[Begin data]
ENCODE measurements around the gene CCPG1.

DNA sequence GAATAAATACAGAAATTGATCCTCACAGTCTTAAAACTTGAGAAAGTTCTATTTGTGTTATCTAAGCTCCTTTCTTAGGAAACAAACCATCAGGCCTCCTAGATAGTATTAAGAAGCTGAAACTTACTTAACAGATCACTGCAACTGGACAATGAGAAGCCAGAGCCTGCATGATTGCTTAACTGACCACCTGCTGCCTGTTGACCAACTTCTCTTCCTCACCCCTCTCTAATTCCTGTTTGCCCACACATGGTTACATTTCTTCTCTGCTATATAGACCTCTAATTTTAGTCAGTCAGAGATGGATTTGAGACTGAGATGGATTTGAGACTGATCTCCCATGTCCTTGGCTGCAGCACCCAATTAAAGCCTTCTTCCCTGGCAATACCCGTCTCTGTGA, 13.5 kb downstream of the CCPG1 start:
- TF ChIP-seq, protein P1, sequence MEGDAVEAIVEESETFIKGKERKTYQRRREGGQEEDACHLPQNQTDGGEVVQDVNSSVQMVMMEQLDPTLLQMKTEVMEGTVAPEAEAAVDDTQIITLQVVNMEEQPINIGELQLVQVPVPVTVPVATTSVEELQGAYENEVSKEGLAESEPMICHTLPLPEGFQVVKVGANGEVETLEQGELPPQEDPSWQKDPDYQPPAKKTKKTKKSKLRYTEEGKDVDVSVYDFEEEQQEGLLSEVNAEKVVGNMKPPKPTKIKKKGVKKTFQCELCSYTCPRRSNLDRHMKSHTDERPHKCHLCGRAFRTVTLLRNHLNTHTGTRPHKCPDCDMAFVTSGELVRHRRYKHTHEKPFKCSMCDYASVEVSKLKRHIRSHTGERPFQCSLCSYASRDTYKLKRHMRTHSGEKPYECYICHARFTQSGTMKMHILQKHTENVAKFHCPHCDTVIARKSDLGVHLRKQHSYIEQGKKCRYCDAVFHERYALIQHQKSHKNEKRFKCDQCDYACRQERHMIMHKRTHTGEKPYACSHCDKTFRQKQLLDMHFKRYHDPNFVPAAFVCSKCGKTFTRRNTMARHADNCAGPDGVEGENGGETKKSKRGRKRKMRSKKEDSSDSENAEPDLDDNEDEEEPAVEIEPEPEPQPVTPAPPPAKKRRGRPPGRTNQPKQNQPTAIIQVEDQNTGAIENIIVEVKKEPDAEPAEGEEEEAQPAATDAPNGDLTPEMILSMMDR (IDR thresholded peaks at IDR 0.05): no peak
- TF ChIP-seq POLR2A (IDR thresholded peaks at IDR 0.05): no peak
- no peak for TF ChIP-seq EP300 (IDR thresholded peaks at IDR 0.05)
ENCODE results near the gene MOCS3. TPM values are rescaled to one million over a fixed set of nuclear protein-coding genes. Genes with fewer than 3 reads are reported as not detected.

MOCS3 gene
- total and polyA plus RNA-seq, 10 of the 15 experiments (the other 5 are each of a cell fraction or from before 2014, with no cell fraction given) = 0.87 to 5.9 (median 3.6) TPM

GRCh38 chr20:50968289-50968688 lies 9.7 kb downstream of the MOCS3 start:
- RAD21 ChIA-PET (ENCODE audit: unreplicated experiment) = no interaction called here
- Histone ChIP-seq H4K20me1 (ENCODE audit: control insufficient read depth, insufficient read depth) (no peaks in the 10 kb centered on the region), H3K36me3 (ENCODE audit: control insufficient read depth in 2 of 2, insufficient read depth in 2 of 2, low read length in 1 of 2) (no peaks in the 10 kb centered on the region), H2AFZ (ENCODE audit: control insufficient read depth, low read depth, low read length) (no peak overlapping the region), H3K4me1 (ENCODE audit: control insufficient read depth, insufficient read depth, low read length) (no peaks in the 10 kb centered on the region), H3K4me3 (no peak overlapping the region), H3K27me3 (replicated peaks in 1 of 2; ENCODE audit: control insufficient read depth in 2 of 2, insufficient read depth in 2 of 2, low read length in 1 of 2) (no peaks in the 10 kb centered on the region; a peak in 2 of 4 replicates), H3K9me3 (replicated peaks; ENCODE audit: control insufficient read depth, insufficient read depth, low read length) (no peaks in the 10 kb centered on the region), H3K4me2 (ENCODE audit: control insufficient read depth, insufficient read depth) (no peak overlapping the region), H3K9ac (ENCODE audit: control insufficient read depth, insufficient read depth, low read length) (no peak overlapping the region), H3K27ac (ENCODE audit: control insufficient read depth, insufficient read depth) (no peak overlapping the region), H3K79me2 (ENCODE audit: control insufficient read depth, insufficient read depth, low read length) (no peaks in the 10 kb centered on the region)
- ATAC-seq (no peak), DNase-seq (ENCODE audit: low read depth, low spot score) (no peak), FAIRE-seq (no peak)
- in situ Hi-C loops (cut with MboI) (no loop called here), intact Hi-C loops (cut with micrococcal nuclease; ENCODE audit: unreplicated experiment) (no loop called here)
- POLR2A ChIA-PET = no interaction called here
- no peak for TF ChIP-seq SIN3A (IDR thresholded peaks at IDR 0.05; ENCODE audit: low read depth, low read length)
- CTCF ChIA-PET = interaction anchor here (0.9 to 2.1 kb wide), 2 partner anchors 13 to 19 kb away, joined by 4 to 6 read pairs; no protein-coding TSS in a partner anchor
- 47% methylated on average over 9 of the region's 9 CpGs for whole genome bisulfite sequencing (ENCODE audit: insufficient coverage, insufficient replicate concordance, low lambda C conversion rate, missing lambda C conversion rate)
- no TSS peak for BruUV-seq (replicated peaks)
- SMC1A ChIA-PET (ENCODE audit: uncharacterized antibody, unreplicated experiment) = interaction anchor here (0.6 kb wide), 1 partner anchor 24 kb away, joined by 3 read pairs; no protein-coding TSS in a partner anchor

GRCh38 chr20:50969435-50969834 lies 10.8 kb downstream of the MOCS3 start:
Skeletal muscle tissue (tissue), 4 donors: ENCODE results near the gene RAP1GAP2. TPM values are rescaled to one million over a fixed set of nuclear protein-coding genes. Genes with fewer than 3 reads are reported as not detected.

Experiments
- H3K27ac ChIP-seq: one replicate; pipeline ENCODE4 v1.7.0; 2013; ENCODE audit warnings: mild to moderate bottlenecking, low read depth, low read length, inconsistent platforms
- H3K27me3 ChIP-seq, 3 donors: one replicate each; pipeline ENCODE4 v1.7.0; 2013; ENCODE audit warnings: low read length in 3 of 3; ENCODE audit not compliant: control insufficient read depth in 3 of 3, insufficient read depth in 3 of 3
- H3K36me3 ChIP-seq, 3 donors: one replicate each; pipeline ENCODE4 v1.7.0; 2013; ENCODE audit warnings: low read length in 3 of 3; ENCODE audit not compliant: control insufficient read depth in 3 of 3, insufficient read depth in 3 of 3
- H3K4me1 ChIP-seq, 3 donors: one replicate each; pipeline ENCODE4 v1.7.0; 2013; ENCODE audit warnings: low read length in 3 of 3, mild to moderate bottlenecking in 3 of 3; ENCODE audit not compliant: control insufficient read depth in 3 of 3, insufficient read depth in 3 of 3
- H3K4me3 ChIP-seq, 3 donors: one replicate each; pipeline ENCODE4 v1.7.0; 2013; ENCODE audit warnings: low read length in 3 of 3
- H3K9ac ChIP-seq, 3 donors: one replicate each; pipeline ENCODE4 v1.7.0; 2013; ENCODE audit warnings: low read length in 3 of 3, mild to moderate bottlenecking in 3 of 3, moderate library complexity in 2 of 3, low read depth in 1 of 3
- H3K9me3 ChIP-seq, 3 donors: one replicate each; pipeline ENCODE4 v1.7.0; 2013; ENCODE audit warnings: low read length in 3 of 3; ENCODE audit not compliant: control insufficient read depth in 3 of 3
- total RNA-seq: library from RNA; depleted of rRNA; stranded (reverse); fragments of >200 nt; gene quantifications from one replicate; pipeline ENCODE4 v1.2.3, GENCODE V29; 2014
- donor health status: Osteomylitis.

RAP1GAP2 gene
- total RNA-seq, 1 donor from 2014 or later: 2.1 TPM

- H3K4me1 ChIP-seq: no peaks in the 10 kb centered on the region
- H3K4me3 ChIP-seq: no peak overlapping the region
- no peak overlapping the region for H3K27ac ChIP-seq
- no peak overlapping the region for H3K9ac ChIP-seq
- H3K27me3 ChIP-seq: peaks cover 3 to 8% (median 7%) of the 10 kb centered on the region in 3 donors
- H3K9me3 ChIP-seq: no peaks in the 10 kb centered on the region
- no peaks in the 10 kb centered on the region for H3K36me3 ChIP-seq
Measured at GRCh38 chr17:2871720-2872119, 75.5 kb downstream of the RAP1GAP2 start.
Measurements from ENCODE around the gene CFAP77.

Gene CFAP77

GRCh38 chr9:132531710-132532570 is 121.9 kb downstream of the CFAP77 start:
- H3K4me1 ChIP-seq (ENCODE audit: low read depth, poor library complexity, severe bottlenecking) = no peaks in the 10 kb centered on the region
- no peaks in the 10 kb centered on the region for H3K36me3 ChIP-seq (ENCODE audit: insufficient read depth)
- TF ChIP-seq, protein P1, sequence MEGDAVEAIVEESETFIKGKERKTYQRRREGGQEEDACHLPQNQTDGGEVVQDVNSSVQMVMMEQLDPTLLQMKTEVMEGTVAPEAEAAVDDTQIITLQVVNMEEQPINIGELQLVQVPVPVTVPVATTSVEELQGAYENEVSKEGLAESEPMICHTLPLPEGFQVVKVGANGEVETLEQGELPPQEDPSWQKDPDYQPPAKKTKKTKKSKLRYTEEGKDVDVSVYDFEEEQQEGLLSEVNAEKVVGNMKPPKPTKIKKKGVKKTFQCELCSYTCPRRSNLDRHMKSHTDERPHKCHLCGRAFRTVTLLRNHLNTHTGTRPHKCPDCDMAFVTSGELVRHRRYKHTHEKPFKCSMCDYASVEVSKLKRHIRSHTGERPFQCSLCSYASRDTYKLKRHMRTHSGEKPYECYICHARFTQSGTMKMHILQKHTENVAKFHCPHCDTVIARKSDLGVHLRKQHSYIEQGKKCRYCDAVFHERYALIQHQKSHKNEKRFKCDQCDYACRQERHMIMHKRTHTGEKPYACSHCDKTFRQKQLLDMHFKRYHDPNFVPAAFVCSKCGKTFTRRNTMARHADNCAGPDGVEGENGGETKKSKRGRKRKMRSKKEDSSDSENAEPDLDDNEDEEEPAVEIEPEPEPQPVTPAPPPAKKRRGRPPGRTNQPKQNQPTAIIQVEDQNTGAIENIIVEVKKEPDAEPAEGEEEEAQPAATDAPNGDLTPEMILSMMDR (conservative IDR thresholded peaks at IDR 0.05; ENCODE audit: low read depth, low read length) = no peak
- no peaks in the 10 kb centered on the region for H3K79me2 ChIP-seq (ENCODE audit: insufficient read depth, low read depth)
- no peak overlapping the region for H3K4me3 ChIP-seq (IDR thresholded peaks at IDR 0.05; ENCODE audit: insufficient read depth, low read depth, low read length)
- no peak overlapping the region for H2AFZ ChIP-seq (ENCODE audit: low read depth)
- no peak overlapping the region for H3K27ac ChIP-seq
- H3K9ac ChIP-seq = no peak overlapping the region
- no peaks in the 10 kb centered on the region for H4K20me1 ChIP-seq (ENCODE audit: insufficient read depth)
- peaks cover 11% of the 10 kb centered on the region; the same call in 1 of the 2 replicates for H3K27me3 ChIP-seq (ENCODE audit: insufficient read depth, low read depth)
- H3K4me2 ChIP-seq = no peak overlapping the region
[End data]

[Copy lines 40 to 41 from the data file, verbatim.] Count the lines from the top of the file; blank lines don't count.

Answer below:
- no peaks in the 10 kb centered on the region for H3K36me3 ChIP-seq
Measured at GRCh38 chr17:2871720-2872119, 75.5 kb downstream of the RAP1GAP2 start.